Spamming refers to the practice of flooding the inboxes with an unsolicited emails addressed to hundreds or thousands of recipients in an attempt to force the message on people who would not otherwise choose to receive it. It has also been called "junk e-mail".
How do spammers get my address?
E-mail spam lists are often created by scanning stealing mailing list addresses or by searching the web for addresses. Online directories are another source of e-mail addresses. The more internet activity you participate in with your email address, the more likely you'll end up in a spam list.
What should I do if I receive "spam"?
- DO NOT REPLY to the spam message. This can inadvertently cause all original addressees to receive the reply, causing another flood. Mailing lists can explode into thousands of recipients. NEVER retaliate with more spam; you're just exacerbating the problem.
- DO NOT respond to "instructions to remove me from the mailing list". Most often, this will result in a bounced (rejected) mail message to you. It may also result in hardening your address onto spam lists, as it serves as a confirmation that your account is active and the mail is being read. For advertising purposes, this makes your address more valuable.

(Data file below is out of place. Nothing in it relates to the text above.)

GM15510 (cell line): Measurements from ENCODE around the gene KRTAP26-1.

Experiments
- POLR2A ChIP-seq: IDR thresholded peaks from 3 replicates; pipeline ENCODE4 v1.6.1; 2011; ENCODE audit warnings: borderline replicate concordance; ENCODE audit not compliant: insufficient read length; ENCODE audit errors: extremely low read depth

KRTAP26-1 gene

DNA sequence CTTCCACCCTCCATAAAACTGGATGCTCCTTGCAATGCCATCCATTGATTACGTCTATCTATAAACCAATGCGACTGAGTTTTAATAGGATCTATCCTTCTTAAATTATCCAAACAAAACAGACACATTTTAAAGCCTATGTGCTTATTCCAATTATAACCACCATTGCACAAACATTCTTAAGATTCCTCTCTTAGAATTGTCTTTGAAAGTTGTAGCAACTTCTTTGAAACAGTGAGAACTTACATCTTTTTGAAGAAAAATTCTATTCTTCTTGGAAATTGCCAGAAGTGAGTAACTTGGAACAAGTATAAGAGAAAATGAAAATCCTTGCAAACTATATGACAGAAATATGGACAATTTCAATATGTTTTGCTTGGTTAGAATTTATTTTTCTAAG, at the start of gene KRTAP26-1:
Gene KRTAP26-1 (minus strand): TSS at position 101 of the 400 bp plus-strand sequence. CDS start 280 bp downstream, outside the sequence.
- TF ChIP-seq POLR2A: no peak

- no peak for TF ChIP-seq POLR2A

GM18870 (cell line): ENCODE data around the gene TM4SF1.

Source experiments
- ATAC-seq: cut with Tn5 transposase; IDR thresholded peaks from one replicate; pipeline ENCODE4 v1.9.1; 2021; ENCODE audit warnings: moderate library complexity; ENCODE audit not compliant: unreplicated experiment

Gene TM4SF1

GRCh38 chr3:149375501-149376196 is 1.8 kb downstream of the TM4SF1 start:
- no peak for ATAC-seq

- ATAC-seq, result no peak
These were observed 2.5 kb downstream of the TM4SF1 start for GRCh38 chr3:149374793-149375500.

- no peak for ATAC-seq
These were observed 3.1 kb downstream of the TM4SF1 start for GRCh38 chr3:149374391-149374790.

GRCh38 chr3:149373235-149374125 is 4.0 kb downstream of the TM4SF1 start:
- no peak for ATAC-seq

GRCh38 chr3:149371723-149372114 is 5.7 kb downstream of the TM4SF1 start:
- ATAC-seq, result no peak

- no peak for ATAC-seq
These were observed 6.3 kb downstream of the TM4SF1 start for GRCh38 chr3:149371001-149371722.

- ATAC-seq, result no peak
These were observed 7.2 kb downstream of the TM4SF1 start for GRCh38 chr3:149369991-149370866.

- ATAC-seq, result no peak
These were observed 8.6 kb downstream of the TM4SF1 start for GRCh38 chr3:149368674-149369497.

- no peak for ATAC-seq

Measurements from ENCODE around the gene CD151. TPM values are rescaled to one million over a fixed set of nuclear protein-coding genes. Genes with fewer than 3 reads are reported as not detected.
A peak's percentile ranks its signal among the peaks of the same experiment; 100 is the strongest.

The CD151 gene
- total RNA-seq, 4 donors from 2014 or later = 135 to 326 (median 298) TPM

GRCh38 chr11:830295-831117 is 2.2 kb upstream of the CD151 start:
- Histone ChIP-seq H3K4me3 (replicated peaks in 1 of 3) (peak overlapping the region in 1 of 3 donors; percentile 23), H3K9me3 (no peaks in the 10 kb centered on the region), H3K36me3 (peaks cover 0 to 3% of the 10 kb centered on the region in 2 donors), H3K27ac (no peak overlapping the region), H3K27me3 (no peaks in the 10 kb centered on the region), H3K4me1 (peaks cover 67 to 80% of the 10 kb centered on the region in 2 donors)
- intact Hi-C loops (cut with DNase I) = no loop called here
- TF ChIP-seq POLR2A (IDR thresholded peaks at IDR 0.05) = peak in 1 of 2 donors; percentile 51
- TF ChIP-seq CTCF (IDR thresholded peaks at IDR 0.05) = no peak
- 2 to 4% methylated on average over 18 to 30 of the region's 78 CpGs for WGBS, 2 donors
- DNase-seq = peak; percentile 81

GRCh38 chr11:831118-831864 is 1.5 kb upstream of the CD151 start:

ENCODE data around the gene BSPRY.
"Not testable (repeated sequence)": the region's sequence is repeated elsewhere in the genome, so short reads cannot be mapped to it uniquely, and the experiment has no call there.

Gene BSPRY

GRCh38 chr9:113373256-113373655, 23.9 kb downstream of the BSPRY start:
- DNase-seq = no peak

- Report the spam - see How To Report A Phishing Scam or Spam Email for instructions. We will examine the message headers and take action if we can determine the source or relay site for the message. We are most interested in reports of e-mail spam that originate from within the University, or that are offensive to you.
- Make sure your Junk Email Filtering is turned on. Filtering the mail is particularly helpful if you are unlucky enough to receive offensive spam. In most instances, if you do not respond to the mail, it will stop in a short period of time. Be patient, and it will eventually stop.
Make it stop!!!!
Spam is one of the unavoidable pitfalls of being on the internet. It is almost impossible to prevent because any user with an e-mail address can "spam" any other valid e-mail address or public electronic forum. The only foolproof prevention is to disconnect from the internet.
Limit your personal/recreational use of the internet from your University account and use a personal email account instead. Many web sites capture information about visitors without their knowledge and then use it later for unsolicited advertising.
In all cases, if you are feeling threatened, report the activity to the Department of Public Safety at 335-5022. For more information regarding IT security issues, see IT Security.